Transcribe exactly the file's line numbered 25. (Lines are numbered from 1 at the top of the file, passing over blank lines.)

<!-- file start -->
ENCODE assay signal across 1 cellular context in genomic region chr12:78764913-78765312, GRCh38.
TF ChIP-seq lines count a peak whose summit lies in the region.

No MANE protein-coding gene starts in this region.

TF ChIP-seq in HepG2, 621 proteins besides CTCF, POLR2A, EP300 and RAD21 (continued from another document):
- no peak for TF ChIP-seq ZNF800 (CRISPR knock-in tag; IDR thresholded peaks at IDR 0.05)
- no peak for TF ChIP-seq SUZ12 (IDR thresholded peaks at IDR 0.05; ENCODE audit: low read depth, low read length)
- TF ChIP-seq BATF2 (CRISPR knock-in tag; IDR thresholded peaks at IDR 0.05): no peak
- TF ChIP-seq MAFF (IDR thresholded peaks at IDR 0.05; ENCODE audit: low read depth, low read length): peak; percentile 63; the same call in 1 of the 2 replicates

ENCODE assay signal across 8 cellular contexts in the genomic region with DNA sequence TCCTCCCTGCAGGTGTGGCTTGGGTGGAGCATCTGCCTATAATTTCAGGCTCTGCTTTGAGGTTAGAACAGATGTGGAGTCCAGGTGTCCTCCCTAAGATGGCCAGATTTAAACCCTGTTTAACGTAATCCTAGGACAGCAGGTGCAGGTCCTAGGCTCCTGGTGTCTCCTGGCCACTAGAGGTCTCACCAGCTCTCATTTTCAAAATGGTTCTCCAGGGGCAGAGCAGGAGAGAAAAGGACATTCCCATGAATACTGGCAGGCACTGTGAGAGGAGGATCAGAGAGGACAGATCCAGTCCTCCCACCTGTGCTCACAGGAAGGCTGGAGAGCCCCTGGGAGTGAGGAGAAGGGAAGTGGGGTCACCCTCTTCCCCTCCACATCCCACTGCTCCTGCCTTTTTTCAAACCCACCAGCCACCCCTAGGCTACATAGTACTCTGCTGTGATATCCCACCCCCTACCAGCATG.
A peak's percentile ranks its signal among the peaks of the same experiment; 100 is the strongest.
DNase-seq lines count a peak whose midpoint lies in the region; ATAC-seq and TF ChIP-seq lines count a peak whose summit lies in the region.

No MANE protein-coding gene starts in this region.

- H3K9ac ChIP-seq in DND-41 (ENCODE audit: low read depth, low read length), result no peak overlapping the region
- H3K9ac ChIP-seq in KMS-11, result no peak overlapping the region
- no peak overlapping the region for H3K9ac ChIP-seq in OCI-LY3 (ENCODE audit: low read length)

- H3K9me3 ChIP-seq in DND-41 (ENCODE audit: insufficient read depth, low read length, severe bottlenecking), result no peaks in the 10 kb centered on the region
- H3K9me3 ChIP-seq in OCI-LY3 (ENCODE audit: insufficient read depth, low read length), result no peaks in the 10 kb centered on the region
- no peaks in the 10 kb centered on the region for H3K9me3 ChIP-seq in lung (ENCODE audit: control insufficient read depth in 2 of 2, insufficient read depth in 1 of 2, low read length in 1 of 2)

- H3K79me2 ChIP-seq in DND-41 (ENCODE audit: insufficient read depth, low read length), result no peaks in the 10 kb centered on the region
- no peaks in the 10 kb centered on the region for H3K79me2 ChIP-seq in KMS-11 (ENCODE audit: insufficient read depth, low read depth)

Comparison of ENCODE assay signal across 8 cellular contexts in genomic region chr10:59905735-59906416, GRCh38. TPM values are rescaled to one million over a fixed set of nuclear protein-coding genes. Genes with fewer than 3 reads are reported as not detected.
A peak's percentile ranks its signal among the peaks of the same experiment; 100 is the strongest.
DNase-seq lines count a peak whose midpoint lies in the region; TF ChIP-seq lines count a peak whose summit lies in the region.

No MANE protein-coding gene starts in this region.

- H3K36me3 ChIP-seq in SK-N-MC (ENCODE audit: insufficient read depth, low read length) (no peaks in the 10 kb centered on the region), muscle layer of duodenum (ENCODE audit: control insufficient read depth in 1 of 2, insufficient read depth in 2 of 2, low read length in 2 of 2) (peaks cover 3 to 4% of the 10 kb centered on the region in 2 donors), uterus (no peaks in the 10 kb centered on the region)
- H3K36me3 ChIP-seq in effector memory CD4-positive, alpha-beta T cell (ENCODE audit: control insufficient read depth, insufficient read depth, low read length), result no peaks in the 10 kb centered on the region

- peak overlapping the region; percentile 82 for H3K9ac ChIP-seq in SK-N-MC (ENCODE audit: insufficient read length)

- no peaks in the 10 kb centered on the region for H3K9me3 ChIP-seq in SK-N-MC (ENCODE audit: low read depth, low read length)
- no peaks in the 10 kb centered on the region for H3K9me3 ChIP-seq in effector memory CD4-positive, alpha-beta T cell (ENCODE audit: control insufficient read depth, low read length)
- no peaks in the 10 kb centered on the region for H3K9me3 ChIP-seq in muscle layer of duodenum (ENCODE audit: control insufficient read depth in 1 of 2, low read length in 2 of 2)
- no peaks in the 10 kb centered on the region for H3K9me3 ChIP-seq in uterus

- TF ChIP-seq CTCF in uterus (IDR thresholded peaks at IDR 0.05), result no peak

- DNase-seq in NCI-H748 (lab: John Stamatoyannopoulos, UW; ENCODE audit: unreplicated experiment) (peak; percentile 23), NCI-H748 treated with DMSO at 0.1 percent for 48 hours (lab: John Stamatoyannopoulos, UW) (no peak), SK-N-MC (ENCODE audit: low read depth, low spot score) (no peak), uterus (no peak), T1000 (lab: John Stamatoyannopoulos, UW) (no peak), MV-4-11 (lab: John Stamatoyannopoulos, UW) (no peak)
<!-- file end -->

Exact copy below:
- H3K36me3 ChIP-seq in SK-N-MC (ENCODE audit: insufficient read depth, low read length) (no peaks in the 10 kb centered on the region), muscle layer of duodenum (ENCODE audit: control insufficient read depth in 1 of 2, insufficient read depth in 2 of 2, low read length in 2 of 2) (peaks cover 3 to 4% of the 10 kb centered on the region in 2 donors), uterus (no peaks in the 10 kb centered on the region)